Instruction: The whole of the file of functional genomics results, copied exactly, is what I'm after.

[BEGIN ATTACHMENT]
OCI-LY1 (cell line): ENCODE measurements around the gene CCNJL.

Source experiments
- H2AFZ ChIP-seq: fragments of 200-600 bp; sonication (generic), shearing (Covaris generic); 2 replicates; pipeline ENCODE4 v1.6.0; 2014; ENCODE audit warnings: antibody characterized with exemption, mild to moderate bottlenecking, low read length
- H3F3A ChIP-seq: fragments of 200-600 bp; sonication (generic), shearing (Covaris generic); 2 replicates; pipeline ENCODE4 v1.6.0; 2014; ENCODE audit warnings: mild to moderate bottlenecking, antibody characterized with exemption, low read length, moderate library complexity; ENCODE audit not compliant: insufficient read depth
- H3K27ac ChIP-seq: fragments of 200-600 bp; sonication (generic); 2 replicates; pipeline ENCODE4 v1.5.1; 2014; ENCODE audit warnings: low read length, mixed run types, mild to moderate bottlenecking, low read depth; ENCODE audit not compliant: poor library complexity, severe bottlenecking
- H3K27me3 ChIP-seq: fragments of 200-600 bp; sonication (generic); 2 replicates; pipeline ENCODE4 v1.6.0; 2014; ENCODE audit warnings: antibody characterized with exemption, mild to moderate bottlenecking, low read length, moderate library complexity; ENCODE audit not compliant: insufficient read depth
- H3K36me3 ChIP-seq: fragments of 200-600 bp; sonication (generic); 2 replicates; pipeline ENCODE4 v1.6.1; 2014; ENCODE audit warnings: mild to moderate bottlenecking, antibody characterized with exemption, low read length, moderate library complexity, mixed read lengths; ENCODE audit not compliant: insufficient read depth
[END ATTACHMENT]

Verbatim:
OCI-LY1 (cell line): ENCODE measurements around the gene CCNJL.

Source experiments
- H2AFZ ChIP-seq: fragments of 200-600 bp; sonication (generic), shearing (Covaris generic); 2 replicates; pipeline ENCODE4 v1.6.0; 2014; ENCODE audit warnings: antibody characterized with exemption, mild to moderate bottlenecking, low read length
- H3F3A ChIP-seq: fragments of 200-600 bp; sonication (generic), shearing (Covaris generic); 2 replicates; pipeline ENCODE4 v1.6.0; 2014; ENCODE audit warnings: mild to moderate bottlenecking, antibody characterized with exemption, low read length, moderate library complexity; ENCODE audit not compliant: insufficient read depth
- H3K27ac ChIP-seq: fragments of 200-600 bp; sonication (generic); 2 replicates; pipeline ENCODE4 v1.5.1; 2014; ENCODE audit warnings: low read length, mixed run types, mild to moderate bottlenecking, low read depth; ENCODE audit not compliant: poor library complexity, severe bottlenecking
- H3K27me3 ChIP-seq: fragments of 200-600 bp; sonication (generic); 2 replicates; pipeline ENCODE4 v1.6.0; 2014; ENCODE audit warnings: antibody characterized with exemption, mild to moderate bottlenecking, low read length, moderate library complexity; ENCODE audit not compliant: insufficient read depth
- H3K36me3 ChIP-seq: fragments of 200-600 bp; sonication (generic); 2 replicates; pipeline ENCODE4 v1.6.1; 2014; ENCODE audit warnings: mild to moderate bottlenecking, antibody characterized with exemption, low read length, moderate library complexity, mixed read lengths; ENCODE audit not compliant: insufficient read depth